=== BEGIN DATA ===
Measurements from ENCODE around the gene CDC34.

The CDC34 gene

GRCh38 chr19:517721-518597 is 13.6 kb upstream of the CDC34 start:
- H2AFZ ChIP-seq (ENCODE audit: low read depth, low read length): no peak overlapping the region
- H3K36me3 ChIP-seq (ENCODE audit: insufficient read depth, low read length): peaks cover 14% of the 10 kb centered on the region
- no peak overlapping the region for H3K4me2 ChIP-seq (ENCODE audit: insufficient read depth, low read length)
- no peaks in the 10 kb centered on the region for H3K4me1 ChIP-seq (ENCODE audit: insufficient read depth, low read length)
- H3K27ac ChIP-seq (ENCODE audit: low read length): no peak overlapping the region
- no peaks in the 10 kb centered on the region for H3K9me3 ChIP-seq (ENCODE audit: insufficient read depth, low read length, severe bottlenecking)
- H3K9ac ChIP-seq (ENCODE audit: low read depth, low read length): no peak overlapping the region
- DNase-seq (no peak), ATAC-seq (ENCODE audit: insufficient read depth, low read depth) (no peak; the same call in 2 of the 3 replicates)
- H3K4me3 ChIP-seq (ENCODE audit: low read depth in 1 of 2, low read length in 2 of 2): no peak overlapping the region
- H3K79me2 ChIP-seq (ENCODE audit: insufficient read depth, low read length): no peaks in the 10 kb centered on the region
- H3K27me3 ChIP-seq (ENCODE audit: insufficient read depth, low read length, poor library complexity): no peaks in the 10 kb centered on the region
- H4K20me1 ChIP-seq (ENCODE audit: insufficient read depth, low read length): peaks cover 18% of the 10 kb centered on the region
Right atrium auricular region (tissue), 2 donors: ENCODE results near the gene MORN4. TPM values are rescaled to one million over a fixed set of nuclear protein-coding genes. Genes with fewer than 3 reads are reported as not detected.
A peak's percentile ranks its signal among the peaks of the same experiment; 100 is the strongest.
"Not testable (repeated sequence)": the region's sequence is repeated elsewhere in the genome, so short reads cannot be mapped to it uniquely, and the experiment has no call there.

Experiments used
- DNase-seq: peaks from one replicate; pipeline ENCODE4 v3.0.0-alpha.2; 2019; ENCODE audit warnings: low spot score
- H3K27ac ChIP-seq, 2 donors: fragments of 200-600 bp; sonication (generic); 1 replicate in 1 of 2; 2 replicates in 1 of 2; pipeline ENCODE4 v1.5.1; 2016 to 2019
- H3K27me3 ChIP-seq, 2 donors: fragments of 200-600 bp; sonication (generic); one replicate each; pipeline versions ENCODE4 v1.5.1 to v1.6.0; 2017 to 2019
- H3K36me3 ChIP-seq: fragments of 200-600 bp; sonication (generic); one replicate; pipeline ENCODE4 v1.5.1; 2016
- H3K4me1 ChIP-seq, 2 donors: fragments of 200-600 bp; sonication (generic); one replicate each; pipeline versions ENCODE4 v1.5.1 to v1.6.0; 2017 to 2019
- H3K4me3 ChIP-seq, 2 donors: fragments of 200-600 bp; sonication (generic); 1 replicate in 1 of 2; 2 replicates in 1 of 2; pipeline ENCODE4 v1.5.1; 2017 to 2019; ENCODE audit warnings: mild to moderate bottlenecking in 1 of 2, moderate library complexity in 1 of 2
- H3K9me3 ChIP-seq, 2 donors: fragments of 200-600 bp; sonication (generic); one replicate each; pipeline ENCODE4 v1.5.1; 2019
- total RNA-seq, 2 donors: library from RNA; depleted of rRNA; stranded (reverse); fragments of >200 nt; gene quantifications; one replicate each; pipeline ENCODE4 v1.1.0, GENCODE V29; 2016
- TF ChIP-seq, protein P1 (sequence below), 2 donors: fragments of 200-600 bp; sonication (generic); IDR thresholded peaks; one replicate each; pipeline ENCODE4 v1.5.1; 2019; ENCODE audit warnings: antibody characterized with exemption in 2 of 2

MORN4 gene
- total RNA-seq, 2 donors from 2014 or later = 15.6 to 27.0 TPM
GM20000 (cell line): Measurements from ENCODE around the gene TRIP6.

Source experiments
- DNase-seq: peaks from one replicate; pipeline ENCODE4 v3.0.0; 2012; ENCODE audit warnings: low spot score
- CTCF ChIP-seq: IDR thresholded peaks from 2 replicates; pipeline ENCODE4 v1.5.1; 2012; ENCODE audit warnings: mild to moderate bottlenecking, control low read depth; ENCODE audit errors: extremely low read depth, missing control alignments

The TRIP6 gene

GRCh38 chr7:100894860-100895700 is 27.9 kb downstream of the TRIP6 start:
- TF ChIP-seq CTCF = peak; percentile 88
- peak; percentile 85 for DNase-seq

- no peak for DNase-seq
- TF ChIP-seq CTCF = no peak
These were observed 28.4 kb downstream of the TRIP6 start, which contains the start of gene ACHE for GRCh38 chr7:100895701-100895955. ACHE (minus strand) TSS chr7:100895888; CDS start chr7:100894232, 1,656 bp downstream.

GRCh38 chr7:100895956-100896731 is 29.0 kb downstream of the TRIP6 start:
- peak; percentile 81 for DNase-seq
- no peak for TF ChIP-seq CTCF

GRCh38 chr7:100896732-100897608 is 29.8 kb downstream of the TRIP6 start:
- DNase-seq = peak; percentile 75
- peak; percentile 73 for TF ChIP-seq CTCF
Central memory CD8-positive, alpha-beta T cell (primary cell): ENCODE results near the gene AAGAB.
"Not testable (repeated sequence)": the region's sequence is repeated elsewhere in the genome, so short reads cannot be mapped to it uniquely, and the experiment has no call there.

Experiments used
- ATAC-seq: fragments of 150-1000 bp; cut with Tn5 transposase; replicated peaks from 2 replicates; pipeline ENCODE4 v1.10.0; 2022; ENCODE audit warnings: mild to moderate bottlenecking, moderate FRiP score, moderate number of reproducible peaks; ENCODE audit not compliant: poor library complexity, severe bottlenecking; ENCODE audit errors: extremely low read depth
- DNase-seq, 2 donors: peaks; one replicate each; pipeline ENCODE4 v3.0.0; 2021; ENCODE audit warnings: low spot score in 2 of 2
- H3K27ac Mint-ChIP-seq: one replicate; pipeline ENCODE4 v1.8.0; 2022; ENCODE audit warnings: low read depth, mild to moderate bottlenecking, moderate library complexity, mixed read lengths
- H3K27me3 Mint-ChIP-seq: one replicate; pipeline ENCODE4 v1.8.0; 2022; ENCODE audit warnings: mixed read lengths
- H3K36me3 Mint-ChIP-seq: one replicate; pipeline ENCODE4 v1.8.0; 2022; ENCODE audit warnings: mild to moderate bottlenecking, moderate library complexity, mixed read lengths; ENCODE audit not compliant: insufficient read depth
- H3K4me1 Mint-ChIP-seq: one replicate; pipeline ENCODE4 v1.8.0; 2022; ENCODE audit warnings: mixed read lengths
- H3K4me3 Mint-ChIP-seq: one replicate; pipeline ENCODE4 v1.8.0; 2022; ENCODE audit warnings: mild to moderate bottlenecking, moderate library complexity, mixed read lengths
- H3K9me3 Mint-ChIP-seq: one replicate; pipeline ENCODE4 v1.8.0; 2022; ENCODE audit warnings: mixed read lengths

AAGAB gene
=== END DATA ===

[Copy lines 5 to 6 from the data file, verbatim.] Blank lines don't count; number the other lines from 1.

- H3K36me3 ChIP-seq (ENCODE audit: insufficient read depth, low read length): peaks cover 14% of the 10 kb centered on the region
- no peak overlapping the region for H3K4me2 ChIP-seq (ENCODE audit: insufficient read depth, low read length)